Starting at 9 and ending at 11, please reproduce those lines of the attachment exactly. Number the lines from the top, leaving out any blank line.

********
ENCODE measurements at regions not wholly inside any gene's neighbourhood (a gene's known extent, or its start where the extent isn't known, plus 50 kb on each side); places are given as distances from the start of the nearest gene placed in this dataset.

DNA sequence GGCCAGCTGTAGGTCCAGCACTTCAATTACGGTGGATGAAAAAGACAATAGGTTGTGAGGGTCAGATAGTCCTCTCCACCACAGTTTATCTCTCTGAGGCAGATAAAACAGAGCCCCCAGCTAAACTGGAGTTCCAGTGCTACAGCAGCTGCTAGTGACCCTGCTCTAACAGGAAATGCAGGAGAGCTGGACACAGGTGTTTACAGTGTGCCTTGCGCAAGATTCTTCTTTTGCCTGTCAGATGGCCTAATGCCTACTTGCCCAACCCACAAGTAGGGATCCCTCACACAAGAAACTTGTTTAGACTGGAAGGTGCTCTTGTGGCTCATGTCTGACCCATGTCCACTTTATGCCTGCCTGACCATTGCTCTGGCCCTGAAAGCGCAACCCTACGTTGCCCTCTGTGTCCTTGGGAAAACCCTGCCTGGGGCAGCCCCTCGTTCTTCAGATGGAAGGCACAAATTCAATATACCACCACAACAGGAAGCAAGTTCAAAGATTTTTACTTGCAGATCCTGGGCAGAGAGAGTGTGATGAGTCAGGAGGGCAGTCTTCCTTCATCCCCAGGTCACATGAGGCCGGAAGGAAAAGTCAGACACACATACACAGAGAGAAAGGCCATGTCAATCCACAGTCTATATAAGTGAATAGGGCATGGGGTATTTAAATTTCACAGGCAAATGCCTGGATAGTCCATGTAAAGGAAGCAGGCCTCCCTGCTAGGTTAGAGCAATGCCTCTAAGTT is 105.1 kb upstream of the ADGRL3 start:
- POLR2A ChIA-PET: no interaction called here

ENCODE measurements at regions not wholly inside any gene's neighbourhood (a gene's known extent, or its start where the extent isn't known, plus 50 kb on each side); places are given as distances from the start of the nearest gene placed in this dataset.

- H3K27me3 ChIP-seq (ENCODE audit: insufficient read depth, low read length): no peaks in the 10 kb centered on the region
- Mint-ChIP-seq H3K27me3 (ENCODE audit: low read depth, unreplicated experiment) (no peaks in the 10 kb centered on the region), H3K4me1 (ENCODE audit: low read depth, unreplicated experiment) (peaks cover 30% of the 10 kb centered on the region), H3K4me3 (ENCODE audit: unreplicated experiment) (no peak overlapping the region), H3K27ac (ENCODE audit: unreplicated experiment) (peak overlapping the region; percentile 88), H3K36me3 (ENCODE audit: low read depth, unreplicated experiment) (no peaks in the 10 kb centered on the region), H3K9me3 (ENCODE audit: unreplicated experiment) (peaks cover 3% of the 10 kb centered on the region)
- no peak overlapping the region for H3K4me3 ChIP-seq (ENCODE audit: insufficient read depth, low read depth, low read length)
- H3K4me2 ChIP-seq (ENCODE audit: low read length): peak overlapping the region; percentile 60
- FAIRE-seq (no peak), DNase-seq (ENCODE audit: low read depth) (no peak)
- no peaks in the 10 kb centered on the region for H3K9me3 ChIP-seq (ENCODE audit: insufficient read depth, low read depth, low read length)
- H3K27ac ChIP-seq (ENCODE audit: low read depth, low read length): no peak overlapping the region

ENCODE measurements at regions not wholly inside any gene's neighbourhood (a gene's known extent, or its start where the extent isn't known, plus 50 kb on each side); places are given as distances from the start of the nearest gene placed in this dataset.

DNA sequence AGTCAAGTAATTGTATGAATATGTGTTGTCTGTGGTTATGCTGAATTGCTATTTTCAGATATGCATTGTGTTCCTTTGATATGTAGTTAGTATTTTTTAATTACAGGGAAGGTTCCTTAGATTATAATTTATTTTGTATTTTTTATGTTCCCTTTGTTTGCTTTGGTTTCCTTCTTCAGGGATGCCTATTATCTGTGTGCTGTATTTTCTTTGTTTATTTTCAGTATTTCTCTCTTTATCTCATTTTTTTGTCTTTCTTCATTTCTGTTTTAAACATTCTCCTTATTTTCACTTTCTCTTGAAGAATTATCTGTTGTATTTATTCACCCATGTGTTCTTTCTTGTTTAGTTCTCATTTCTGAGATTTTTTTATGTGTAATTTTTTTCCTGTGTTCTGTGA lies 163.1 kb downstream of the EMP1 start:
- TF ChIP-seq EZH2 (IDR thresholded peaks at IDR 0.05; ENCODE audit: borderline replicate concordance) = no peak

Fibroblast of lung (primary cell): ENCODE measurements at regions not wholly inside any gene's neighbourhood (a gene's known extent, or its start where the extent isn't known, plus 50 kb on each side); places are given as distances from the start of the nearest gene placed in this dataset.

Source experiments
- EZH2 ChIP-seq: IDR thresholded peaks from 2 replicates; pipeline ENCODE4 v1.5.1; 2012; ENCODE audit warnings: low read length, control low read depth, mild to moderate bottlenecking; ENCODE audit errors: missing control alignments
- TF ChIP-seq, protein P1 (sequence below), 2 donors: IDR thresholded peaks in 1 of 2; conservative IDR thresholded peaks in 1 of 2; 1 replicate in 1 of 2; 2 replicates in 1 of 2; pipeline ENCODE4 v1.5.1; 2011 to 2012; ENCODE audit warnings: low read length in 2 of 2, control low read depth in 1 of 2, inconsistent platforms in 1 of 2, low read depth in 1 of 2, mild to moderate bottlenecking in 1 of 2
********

- FAIRE-seq (no peak), DNase-seq (ENCODE audit: low read depth) (no peak)
- no peaks in the 10 kb centered on the region for H3K9me3 ChIP-seq (ENCODE audit: insufficient read depth, low read depth, low read length)
- H3K27ac ChIP-seq (ENCODE audit: low read depth, low read length): no peak overlapping the region